Barry J. Collins
Associate Dean, UVA School of Medicine, Executive Director, UVA Medical Alumni Association and Medical School Foundation
University of Virginia School of Medicine
We caught up with 2021 GIA Distinguished Service Award recipient Barry Collins to discover more about him, what he’s up to, and what we can learn from him.
Briefly describe your current role.
As Associate Dean and Executive Director, I provide oversight and strategic direction for two volunteer boards: the UVA Medical Alumni Association Board of Directors and the Medical School Foundation Board of Trustees. I manage an exceptional team that is responsible for all aspects of alumni relations for the School of Medicine, hosting over 60 events for students, house staff, faculty, and alumni each fiscal year. In addition to alumni relations, I am responsible for coordinating the design of the Annual Giving and Reunion Giving programs for the school. Additionally on the philanthropic side of the organization, I oversee a portfolio of nearly 400 restricted and unrestricted gift accounts, which accounts for $115+ million in assets that benefit the School of Medicine.
Briefly describe your career journey and what led you to institutional advancement in academic medicine.
I started my career in the food and beverage industry. In my prior role, I managed a $3.5 million multi-unit food-service operation at the University of Virginia with 115 direct reports and was responsible for all financial aspects including budgeting, forecasting, cost analysis, inventory, and goal setting. Serendipitously, I received a call from a colleague about a position at the UVA Medical Alumni Association and Medical School Foundation that she thought I may be interested in applying. I was always passionate about event planning and execution while simultaneously having a fondness for accounting and finance, two skill sets that don’t often align together. This position, for me, was the best of both worlds. I applied and was fortunate to secure the position in what I tell everyone that I was “at the right place at the right time.”
What achievement in your current job are you proud of?
I am really proud of our diversity, equity, and inclusion initiatives, which starts with our leadership. We have a diverse Board of Directors for our Medical Alumni Association, which enables us to effectively plan and execute a communication, engagement, and fundraising strategy that is appropriately aligned with our diverse constituency. I am specifically proud of our programs for women in medicine; our engagement with Black medical alumni; and our Student National Medical Association (SNMA), Latino Medical Student Association (LMSA), and qMD, our LGBTQ+ student interest group. I strongly feel that we are a better organization because of our focus on diversity. I cannot express, adequately, how well our team embraces this.
What success have you achieved with limited resources?
Realignment of our staff structure has been one of the biggest successes that stayed within our budget constraints. We eliminated two positions: Gift Accounting Coordinator and Associate Director for Accounting and Finance. Both positions were outsourced to the university, which resulted in substantial overhead cost savings and enabled us to expand the number of FTEs on our constituent relations team, which is the heart of our organization.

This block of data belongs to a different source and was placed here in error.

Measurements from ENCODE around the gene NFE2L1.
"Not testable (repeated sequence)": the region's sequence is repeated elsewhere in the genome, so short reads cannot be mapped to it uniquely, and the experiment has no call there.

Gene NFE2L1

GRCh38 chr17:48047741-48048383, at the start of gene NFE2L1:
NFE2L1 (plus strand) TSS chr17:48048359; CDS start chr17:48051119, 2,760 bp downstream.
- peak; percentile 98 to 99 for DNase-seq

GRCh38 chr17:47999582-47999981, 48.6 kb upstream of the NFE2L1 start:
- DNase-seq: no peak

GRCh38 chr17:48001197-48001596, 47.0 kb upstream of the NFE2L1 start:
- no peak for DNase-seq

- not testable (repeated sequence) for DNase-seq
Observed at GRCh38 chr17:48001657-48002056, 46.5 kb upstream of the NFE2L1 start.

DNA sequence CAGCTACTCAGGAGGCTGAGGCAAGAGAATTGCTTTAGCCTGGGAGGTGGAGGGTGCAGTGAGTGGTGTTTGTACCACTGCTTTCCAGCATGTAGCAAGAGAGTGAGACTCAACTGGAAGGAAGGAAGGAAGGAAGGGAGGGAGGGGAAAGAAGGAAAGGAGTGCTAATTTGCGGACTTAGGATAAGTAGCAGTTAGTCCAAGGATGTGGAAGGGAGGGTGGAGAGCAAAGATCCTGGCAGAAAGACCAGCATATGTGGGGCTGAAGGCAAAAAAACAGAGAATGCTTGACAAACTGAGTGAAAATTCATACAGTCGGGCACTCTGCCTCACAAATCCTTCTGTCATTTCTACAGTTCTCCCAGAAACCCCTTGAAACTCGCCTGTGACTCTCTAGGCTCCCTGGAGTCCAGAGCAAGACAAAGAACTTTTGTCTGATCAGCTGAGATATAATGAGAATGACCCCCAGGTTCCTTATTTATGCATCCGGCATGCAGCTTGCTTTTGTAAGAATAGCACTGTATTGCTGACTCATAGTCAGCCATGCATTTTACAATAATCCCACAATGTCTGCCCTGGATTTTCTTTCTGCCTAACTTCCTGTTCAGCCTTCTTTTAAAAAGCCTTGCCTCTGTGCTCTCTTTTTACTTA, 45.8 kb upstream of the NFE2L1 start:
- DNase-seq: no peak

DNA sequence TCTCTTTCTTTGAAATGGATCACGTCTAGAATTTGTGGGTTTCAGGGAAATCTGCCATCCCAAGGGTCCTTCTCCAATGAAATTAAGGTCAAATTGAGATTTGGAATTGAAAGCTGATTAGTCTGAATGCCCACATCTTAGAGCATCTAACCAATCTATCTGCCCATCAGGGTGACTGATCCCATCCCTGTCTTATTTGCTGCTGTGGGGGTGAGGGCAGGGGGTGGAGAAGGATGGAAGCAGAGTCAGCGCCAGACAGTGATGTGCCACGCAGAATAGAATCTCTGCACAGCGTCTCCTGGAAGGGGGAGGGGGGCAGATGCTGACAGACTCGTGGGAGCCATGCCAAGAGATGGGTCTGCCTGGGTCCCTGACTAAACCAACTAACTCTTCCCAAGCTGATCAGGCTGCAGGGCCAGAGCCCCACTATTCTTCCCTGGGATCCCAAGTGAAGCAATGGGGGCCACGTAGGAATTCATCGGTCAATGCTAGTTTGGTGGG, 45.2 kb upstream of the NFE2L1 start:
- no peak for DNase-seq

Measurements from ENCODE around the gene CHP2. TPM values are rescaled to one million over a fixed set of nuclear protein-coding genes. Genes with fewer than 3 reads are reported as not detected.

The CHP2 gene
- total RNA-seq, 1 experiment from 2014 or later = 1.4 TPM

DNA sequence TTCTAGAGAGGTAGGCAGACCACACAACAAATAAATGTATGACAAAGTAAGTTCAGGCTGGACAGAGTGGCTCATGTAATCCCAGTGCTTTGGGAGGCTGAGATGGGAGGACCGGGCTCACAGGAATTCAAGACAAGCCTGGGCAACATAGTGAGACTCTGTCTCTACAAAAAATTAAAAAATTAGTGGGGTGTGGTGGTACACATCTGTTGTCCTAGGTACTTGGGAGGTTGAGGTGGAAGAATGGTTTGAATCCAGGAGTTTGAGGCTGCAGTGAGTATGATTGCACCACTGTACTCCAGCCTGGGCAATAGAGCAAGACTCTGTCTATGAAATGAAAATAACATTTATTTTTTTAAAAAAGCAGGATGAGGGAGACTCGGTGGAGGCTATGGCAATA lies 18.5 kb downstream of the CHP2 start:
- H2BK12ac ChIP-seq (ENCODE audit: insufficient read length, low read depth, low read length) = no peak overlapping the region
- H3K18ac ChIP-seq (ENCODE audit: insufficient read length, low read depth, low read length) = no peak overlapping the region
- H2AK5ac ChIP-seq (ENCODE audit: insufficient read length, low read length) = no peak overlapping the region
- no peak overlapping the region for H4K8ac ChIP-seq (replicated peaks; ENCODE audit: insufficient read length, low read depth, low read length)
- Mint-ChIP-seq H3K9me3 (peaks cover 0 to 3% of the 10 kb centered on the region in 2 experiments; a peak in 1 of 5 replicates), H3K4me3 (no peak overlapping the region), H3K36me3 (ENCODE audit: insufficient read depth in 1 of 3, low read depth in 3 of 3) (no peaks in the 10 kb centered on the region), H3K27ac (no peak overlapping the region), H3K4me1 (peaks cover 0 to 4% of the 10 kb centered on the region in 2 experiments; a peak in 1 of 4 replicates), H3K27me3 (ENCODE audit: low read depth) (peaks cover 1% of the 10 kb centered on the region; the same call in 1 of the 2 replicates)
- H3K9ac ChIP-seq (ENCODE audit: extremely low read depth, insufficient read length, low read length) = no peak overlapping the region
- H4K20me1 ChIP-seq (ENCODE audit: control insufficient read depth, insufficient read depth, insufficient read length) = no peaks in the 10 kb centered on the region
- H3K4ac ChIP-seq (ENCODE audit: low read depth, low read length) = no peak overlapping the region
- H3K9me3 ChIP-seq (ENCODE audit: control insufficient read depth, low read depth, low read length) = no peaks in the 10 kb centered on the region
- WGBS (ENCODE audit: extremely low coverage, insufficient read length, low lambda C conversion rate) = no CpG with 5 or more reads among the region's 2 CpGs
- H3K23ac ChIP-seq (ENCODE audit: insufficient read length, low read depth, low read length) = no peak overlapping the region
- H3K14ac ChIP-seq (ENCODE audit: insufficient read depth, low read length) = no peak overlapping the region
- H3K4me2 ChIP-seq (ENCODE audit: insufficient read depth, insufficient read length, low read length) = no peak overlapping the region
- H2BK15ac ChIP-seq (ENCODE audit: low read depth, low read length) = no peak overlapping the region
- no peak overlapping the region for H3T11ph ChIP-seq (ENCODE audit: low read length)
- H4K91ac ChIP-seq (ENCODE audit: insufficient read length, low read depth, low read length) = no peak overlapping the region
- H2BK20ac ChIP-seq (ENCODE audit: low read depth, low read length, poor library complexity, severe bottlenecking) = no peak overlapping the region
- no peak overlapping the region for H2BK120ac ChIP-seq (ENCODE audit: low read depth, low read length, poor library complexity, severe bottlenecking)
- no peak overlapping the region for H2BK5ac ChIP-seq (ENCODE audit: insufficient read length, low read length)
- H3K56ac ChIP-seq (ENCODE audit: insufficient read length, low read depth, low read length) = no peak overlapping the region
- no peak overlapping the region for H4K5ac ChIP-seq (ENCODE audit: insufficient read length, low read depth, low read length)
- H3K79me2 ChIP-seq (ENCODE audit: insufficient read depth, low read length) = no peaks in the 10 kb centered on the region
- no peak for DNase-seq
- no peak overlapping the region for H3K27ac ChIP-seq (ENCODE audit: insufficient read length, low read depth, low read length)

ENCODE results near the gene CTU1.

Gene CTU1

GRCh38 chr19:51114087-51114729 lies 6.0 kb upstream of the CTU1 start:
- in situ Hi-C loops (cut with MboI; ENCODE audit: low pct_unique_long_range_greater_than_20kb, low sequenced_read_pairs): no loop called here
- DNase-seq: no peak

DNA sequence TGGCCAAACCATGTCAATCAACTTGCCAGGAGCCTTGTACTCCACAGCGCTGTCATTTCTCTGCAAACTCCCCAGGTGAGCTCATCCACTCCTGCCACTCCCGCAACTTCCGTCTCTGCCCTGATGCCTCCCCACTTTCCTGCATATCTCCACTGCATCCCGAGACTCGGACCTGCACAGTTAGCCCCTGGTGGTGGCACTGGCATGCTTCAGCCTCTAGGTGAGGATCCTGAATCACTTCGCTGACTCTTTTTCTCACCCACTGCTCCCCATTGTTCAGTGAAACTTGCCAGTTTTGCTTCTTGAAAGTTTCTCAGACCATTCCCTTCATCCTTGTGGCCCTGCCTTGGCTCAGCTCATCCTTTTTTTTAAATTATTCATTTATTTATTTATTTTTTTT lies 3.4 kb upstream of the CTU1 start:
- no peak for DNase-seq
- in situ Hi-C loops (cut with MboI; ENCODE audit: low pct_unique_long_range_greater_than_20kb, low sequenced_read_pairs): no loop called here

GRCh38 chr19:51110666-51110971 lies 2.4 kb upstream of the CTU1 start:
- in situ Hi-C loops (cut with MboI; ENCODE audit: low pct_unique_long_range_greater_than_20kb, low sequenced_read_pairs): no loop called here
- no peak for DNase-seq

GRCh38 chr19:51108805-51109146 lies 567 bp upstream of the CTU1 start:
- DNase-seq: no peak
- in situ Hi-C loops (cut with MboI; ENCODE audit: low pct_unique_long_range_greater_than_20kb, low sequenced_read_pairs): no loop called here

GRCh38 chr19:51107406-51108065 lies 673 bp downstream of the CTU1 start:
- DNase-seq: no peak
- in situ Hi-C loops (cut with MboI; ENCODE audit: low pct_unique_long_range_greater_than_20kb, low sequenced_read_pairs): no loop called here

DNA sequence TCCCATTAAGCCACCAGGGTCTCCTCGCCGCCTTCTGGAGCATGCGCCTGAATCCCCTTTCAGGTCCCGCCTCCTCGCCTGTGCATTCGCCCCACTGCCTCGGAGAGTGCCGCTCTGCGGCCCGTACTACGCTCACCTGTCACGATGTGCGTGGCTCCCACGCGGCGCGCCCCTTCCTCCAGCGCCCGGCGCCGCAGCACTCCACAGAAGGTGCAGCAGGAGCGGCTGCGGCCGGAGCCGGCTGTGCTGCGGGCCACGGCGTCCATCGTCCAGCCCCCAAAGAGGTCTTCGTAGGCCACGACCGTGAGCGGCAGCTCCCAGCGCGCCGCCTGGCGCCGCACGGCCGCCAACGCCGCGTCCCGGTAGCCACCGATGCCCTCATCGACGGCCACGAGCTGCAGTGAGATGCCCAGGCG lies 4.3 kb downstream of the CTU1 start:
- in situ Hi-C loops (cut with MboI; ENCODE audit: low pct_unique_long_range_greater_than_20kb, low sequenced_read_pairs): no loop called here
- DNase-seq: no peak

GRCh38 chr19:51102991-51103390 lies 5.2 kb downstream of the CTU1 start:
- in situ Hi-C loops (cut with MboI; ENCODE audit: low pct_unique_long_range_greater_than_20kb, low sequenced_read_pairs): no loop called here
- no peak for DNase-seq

What is a challenge that you/your unit/your institution is facing and how are you addressing it?
As a state institution, only three percent of the School of Medicine’s operating budget is supported from state appropriations. Financially supporting our academic operations is a challenge, and the institution looks heavily to our advancement operations to provide support.
What was a mistake you made and how did you learn from it?
The list of mistakes is long; however, I learned from each one. It has made me better at what I do. Will the mistakes stop? No, keep learning!
What innovation or trend in the field inspires or motivates you?
I am really inspired by the technological trends in our industry. Although I do not see it ever replacing our traditional face-to-face engagement and fundraising strategies, I do see technology playing a major role in advancing our mission and allowing us to reach a broader audience within our constituency.
What is the best career advice you were given and how have you used it?
When I first started my position in 2003, I wanted to make so many changes so quickly. Naturally, I had resistance from our team. One of our board officers told me that my work was “an evolution, not a revolution.” I heeded that advice and learned to pace change differently, which resulted in much greater long-term success for the organization.
What advice do you have for other institutional advancement professionals in academic medicine?
Two pieces of advice: 1) Work for an institution that has a mission you are passionate about and stays true to the mission. 2) Create a work culture that is caring and compassionate and empowers your employees. We need to create work environments that allow employees to grow personally and professionally.
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